Now, if you're Ralph Wilson, should your judgment be altered by a meaningless victory? The answer is clear: sweep out the deadwood, clear out the has-beens, move out the do-nothings.

There's always next year (at least until Wilson expires). Hope springs eternal once again in Western New York.

David P. Fuit

Lackawanna

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>Slip of the tongue was no big deal

So Coach Mike Mularkey misspoke after the Denver game in his reference to the saying, "taking the wind out of our sails!" And "Mr. Perfect" Jerry Sullivan feels the need to write a whole column on that "horror of horrors!"

Sullivan seems to have built a career of doing his best to drive people out of town -- coaches, general managers, players and anyone else who fails to meet his expectations.

Sullivan seldom writes a column which is positive in nature. He seems to delight in tearing someone down. It's about time to drive him out of town!

Donald A. Joseph

Williamsville

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>Reason for failure? Lay it on the line

I've enjoyed watching Drew Bledsoe lead the Cowboys this season, proving what we always knew . . . he is a very good quarterback when he has a functioning offensive line in front of him.

I don't know if Jim McNally was overrated as an offensive line coach, or if we have just failed to provide him with adequate personnel. But as long as our quarterbacks have to run for their lives on every play, we cannot compete. And when the defensive blitzers are into our pocket in time to get the handoff from our center, then we cannot compete with Kenmore West or Sweet Home, let alone the NFL.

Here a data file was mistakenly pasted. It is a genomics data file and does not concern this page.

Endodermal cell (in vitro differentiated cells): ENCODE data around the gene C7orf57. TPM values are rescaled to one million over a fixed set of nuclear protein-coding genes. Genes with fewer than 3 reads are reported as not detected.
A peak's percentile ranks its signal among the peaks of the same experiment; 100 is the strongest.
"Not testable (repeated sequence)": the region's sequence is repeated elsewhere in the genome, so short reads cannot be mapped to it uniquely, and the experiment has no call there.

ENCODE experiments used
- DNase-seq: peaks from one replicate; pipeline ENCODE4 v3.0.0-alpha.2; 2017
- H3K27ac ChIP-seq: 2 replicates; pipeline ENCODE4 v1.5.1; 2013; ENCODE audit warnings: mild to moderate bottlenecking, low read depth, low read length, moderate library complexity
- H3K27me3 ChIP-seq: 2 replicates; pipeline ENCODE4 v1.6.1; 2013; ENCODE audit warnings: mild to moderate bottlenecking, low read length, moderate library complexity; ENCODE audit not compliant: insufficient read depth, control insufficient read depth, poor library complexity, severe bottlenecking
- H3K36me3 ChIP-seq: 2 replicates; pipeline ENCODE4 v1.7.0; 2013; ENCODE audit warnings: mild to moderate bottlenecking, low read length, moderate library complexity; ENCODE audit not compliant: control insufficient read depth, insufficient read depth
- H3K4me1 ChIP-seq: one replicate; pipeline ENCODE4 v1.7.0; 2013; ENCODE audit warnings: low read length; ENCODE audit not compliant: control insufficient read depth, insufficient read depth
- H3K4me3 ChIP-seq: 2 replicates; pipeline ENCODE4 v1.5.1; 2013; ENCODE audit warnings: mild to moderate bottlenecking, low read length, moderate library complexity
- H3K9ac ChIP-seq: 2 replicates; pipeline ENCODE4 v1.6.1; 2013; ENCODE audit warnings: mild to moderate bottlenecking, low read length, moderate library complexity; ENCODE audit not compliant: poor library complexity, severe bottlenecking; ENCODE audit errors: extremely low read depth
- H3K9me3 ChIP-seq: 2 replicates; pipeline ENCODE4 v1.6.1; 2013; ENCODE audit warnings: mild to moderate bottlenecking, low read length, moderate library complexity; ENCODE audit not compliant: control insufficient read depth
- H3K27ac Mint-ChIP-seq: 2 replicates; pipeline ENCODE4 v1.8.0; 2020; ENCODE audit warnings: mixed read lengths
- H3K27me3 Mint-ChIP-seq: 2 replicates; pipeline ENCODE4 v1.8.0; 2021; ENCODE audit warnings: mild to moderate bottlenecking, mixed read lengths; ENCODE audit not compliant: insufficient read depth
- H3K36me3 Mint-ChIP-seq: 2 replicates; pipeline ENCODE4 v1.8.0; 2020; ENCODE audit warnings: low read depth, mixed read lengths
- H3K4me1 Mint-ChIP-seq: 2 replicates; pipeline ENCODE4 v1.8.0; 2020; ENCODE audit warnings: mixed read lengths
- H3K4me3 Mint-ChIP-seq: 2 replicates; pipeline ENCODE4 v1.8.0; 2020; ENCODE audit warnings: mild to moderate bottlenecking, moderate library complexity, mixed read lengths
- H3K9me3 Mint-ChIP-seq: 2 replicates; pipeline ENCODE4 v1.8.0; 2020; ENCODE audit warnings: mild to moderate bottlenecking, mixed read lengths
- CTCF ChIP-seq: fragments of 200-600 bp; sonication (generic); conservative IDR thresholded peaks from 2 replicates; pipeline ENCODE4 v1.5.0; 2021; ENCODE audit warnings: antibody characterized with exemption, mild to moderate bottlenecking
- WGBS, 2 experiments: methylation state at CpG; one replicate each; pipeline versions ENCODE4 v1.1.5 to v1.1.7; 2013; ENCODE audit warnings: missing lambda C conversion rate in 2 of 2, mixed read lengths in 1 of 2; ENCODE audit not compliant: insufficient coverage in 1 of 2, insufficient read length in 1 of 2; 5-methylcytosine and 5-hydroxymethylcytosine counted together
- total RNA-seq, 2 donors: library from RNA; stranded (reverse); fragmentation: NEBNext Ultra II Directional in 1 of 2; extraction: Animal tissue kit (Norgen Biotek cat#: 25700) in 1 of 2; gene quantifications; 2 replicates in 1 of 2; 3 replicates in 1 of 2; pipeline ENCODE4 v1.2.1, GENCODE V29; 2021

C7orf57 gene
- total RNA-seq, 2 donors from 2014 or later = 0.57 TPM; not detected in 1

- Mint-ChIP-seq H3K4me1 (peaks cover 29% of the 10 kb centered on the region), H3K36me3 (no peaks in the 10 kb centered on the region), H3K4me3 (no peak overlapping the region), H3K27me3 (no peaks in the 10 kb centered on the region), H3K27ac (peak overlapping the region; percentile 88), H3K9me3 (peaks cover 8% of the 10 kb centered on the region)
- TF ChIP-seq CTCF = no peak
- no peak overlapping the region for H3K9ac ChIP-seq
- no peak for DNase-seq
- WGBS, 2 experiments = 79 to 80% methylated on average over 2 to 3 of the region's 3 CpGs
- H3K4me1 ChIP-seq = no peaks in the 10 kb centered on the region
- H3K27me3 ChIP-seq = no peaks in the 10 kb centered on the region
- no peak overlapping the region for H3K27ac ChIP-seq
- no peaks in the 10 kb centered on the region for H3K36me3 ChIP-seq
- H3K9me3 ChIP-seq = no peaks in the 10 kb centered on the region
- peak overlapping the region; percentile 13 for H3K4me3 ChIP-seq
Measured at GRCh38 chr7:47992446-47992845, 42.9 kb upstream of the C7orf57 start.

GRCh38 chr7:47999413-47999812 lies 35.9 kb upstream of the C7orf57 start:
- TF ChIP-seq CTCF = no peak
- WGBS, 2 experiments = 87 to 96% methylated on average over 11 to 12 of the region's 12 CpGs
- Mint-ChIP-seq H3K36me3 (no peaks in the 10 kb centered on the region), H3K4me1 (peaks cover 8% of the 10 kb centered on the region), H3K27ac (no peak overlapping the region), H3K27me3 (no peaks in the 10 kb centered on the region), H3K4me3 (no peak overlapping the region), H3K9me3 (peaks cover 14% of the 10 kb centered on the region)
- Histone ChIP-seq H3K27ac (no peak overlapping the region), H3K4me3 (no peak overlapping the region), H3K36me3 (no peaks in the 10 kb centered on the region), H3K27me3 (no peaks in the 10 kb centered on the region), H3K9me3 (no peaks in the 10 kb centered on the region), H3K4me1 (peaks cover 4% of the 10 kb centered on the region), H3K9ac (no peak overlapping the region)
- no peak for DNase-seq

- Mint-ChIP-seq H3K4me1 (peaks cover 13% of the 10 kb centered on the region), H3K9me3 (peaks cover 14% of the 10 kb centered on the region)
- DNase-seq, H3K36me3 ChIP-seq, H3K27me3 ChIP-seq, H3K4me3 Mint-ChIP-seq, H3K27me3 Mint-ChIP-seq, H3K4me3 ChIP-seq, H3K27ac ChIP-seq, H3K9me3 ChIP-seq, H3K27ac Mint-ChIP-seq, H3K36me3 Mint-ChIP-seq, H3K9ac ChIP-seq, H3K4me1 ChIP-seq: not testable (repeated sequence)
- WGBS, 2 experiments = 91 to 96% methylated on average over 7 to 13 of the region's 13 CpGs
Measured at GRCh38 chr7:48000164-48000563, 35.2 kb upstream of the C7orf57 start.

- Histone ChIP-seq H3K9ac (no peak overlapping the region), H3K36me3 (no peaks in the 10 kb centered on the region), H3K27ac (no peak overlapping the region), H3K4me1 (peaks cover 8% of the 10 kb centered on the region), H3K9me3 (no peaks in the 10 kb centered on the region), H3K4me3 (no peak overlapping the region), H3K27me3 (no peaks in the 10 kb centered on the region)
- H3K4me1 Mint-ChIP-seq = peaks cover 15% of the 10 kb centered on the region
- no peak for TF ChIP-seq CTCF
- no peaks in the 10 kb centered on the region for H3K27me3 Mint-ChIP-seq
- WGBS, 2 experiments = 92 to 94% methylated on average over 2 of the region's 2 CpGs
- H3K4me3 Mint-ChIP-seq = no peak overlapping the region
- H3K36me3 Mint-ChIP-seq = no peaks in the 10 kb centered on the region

Our offensive line needs serious upgrading to reach mediocrity, let alone the playoffs!

Don Randall

Williamsville

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>Time for Favre to hang up cleats

I concur with Allen Wilson's commentary on Brett Favre. He should retire.

Brett Favre was never fundamentally sound. Cliches like "He has a gunslinger's mentality" or "He's got that swagger" served him well four or five years ago, but that's the reason why he's yet trying to throw into triple, or quadruple coverage. Once he was capable of throwing two interceptions, and would then throw four touchdowns. His skills have eroded to this point, he can no longer be a gunslinger, and his swagger at best is now a stumble.

Johnny Unitas, Joe Namath, Jerry Rice -- the list goes on of players with Hall of Fame credentials that did not exit the game until their careers plummeted. Brett should look in the mirror and realize it's time to become a mentor to his young understudy, and quit saying it's not my job to teach him, or even rebuking his teammate on his personal affairs.

He should put the team above his personal goals. The bell is tolling.

Johnny Brown

Tonawanda

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>Yankee fan should get his facts correct

I am a New York Mets fan, and I've never written a letter to the editor before, but I felt compelled to do so after reading the letter from an upset Yankee fan who complained about a double standard regarding criticism of the Yankees' free-spending ways. He wonders why the Mets or Red Sox don't get the same bashing as the Yankees for their recent offseason maneuvering.